EKU hosting preview of KET documentary about NASA’s Voyager mission, info session on eclipse

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Area residents are invited to learn more about the upcoming solar eclipse and get a sneak preview of a KET documentary about NASA’s Voyager mission at an event in Eastern Kentucky University’s Ravine on Friday evening, July 28.

The event begins at 8 p.m. with some educational activities related to what will be a total solar eclipse across parts of western Kentucky (partial eclipse in Richmond area) on Monday, Aug. 21. In the event of inclement weather, Hummel Planetarium will host the activities.

Then, at 9 p.m., a preview screening of the 90-minute documentary, “The Farthest – Voyager in Space,” will begin. One of the greatest achievements in exploration, the Voyager mission celebrates its 40th anniversary this year. Twin spacecraft – each with less computing power than a cell phone – visited Jupiter, Saturn, Uranus and Neptune and sent back data that revolutionized our understanding of the outer planets and their many moons.

According to KET, the documentary “tells the captivating tales of the people and events behind one of humanity’s greatest achievements in exploration. Still going strong four decades after launch, each spacecraft carries an iconic golden record with greetings, music and images from Earth — a gift for any aliens that might one day find it. Voyager 1, which left our solar system and ushered humanity into the interstellar age in 2012, is the farthest-flung object humans have ever created. A billion years from now, when our sun has flamed out and burned Earth to a cinder, the Voyagers and their golden records will still be sailing on — perhaps the only remaining evidence that humanity ever existed.”

The documentary will air on KET beginning Aug. 23.

The July 28 event at EKU is sponsored in partnership with KET and the Madison County Public Library and is just the first of several activities to mark the solar eclipse.

The remaining events:

• Wednesday, Aug. 9 – Eclipse Prep for Kids, Richmond Branch, Madison County Public Library, 3:30-4:30 p.m., targeted to elementary-age children. Participants will enjoy two separate, exciting and engaging astronomy-oriented activities, and will leave the program with a pair of solar eclipse glasses, as well as they own hand-made viewing tool with which they can safety watch an eclipse.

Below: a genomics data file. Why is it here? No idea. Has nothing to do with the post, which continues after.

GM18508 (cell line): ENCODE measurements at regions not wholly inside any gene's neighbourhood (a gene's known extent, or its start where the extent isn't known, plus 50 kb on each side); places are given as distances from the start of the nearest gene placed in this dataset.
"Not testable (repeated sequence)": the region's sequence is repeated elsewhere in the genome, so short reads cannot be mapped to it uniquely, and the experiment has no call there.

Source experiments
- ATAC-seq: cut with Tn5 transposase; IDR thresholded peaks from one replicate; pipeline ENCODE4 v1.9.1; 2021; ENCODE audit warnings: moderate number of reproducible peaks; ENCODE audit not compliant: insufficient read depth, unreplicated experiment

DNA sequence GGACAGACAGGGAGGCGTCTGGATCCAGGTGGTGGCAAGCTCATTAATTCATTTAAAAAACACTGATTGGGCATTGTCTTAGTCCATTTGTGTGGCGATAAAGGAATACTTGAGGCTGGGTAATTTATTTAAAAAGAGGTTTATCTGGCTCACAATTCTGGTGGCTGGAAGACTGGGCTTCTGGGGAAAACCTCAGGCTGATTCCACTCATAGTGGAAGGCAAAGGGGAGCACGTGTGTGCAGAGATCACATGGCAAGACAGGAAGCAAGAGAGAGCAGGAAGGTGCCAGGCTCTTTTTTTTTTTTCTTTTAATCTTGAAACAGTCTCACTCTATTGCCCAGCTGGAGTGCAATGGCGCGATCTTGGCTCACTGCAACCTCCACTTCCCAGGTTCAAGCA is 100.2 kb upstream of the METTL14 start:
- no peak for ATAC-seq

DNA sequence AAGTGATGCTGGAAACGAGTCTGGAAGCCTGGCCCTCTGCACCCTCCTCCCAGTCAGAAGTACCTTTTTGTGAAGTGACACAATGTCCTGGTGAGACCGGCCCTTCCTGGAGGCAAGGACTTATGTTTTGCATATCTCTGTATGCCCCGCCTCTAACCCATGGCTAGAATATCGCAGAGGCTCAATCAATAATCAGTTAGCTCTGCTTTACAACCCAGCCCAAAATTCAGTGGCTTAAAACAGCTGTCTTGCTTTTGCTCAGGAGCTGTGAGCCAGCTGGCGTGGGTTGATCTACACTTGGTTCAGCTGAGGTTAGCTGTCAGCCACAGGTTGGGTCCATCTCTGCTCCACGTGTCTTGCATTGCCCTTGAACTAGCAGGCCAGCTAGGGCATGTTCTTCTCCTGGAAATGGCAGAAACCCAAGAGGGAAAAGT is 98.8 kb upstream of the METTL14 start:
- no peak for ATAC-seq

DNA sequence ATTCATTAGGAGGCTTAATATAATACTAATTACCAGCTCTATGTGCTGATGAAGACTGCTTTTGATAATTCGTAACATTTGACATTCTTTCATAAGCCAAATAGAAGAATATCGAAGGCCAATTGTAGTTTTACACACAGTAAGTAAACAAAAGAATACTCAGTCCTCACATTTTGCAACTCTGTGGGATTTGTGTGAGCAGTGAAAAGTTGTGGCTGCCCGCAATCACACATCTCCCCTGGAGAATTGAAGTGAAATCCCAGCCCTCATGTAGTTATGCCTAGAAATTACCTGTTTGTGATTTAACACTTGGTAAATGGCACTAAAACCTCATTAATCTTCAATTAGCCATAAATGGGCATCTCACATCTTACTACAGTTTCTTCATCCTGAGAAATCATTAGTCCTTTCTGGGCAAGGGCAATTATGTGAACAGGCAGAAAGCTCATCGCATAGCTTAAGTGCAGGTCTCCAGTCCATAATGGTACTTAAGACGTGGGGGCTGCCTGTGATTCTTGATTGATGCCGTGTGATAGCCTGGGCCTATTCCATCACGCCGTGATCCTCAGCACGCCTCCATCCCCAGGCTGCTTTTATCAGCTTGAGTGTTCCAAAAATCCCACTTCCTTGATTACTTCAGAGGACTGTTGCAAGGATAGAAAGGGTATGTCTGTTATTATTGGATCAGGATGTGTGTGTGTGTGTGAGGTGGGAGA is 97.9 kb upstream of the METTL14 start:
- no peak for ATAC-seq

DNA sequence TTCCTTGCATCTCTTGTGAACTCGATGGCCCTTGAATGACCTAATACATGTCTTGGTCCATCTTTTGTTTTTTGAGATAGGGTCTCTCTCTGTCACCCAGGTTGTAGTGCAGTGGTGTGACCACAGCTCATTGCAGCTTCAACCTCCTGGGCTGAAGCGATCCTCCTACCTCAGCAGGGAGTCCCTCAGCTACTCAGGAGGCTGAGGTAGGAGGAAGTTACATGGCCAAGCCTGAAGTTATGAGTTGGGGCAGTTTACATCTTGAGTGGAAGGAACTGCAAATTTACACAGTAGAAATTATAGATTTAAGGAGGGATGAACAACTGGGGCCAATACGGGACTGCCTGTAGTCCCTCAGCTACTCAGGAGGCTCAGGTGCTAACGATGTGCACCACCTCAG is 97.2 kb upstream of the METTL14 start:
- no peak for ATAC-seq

• Thursday, Aug. 17 – “An Astronomical Night at Madison County Public Library,” building eclipse viewers and EKU astronomy lecture, 4-6 p.m., Richmond Branch, Madison County Public Library. Dr. Jessica Lair of EKU faculty will speak. Target audience: middle school and older.

• Friday, Aug. 18 – A fun solar eclipse night for elementary-age children, 6-8 p.m. Hummel Planetarium, EKU, includes “Earth, Moon and Sun” planetarium show and eclipse-related activities. Participants will take home their own pinhole viewer.

• Saturday, Aug. 19 – Two solar eclipse sessions with Dr. Lair, noon and 1:30 p.m., Hummel Planetarium. Solar eclipse glasses will be available at no charge.

• Monday, Aug. 21 – Beginning at 12:30 p.m., come to the EKU campus (site to be announced) to safely view the partial solar eclipse, with glasses courtesy of the University’s Department of Physics and Astronomy. Dr. Marco Ciocca will be present to answer questions. After the eclipse has passed, Hummel Planetarium will offer a free viewing of its show “Exploding Universe.” Target audience: middle school-age and up.

All events are free and open to the public, and solar eclipse glasses will be given out at each event. For more information and additional event details, visit planetarium.eku.edu.

From EKU

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